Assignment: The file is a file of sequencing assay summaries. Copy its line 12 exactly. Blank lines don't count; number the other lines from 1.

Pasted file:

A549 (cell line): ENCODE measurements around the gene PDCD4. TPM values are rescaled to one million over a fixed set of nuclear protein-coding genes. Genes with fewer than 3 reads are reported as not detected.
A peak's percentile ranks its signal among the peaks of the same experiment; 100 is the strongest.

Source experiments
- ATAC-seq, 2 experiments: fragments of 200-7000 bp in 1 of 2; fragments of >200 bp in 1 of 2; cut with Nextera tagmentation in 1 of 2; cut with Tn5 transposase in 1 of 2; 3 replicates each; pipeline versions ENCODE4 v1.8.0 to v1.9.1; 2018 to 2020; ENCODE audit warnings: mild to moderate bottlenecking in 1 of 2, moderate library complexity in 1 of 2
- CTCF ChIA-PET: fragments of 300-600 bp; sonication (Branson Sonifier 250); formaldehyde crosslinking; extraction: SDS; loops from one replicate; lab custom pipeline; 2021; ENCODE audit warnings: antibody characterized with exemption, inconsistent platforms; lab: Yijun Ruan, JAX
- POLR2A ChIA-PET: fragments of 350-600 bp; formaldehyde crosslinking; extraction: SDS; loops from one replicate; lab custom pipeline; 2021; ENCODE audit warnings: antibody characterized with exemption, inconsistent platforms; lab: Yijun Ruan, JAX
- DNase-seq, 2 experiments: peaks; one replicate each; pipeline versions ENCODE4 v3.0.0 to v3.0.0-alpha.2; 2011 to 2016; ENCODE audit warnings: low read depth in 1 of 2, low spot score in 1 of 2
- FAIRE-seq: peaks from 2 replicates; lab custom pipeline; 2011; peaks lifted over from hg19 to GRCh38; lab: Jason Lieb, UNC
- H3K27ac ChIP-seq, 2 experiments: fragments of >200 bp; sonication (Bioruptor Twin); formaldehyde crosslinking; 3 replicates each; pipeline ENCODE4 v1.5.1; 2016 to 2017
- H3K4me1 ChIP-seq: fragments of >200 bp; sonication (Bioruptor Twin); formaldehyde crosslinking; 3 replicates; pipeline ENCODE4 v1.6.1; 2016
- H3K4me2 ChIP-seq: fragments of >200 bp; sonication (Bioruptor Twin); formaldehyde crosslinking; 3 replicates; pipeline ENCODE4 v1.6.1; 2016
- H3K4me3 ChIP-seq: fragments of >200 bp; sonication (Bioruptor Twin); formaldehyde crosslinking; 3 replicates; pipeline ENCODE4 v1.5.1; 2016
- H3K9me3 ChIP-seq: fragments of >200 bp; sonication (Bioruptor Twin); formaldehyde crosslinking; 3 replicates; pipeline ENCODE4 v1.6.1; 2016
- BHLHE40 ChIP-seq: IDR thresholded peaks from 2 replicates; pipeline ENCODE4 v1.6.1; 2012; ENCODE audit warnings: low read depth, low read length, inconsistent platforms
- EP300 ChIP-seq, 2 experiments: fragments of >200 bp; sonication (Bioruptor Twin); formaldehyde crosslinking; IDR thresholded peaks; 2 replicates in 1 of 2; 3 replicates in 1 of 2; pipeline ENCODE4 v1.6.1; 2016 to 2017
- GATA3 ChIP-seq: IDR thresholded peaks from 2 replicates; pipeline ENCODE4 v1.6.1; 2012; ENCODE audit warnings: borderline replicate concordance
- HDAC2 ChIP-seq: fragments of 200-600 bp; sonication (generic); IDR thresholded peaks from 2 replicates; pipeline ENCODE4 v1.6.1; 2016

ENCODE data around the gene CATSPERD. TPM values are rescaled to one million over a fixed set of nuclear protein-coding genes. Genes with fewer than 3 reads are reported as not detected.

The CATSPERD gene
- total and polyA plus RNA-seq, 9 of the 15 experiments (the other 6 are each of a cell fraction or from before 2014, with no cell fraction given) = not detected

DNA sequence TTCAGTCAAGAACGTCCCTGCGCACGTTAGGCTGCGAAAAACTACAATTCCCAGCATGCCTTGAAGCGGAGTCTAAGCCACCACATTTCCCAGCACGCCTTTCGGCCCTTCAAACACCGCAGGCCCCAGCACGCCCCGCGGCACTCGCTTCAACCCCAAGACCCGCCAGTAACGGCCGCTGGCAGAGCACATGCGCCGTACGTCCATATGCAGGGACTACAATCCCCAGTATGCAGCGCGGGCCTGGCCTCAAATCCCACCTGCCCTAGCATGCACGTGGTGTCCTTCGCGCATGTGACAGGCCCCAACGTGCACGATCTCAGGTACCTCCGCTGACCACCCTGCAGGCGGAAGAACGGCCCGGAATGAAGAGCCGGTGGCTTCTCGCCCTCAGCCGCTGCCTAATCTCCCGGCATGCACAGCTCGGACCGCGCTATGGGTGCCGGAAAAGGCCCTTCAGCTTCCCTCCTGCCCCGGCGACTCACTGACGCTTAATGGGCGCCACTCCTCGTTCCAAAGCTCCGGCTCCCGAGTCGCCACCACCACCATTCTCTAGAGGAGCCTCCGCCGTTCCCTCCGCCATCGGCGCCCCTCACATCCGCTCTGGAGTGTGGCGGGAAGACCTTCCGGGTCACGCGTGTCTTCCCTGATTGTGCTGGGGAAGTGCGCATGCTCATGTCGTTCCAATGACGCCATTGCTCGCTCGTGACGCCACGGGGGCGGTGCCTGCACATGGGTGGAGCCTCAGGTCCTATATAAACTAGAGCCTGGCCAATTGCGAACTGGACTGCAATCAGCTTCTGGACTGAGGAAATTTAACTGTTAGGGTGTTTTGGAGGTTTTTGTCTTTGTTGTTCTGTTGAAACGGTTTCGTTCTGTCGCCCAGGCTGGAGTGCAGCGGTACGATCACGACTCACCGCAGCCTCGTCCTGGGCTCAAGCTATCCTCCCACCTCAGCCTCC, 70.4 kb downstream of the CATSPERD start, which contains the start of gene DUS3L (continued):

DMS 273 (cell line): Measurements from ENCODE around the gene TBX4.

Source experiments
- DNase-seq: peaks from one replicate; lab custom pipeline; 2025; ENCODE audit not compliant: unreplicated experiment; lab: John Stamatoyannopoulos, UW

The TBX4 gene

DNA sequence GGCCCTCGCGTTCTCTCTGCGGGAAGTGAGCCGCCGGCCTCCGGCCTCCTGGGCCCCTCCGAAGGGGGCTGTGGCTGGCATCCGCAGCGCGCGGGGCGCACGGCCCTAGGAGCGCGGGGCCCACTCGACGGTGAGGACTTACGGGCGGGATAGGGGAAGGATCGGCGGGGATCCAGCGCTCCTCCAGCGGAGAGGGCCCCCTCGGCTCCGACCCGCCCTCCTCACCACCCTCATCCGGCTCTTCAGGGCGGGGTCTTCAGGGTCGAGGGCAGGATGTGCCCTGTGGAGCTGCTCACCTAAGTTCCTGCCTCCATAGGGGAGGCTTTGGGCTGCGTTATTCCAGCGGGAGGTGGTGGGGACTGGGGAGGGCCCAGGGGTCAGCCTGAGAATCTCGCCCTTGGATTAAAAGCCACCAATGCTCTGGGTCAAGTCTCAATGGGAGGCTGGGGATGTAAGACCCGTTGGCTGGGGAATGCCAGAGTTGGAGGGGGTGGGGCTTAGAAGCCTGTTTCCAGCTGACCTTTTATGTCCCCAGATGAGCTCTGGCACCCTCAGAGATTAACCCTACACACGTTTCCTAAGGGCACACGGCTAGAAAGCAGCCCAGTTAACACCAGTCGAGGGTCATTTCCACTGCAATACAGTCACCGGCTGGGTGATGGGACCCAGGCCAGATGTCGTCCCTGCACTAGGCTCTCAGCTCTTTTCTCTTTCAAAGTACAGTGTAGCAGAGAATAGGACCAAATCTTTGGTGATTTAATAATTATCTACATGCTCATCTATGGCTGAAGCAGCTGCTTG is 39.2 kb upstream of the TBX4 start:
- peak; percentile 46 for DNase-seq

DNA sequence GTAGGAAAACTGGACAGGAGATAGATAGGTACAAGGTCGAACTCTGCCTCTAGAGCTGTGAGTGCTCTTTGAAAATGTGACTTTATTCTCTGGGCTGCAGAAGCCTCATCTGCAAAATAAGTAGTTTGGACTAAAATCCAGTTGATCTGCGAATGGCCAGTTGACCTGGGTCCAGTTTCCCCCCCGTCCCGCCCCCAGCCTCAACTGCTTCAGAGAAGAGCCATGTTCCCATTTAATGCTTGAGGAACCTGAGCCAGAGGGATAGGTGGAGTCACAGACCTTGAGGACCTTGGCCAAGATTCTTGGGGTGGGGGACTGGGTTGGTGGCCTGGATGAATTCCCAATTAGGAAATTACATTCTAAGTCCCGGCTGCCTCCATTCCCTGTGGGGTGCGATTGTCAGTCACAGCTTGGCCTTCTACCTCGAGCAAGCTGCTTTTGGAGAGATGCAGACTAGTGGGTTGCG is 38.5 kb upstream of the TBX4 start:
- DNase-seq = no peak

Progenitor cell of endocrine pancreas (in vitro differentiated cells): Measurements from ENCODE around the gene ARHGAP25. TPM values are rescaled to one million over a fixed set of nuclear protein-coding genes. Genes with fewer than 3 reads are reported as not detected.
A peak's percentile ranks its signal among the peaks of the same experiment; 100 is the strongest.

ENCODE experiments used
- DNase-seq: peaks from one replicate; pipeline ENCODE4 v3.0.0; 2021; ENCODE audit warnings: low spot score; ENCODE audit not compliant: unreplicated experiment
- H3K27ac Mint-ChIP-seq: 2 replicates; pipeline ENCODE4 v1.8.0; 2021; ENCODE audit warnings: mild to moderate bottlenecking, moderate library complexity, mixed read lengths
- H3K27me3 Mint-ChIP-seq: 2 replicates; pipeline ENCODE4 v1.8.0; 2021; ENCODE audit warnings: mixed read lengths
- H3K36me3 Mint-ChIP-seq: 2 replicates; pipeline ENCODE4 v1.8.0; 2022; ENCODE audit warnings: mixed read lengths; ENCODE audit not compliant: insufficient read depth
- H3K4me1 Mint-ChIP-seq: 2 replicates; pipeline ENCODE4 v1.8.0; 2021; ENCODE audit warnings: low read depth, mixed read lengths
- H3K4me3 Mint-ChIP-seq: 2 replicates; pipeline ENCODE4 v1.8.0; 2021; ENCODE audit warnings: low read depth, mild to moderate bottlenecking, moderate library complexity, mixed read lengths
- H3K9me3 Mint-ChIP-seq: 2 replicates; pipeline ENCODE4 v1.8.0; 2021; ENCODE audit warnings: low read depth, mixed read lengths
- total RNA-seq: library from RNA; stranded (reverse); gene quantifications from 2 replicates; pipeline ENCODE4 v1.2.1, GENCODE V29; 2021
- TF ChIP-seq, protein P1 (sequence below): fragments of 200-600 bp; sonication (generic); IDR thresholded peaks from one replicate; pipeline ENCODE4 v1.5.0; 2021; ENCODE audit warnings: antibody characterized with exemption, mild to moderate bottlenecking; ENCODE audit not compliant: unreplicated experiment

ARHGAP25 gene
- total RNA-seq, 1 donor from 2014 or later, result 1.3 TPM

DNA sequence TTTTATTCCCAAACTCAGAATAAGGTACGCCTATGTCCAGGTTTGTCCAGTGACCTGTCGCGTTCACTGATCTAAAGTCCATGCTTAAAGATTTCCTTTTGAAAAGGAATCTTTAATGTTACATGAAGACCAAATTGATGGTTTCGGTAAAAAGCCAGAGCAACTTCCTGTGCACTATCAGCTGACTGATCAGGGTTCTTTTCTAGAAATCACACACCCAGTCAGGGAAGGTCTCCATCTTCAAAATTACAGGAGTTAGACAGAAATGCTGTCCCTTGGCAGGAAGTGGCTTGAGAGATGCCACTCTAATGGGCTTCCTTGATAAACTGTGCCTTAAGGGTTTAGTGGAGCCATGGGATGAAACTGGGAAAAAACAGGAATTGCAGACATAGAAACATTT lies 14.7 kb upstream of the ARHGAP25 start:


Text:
- H3K4me3 ChIP-seq: fragments of >200 bp; sonication (Bioruptor Twin); formaldehyde crosslinking; 3 replicates; pipeline ENCODE4 v1.5.1; 2016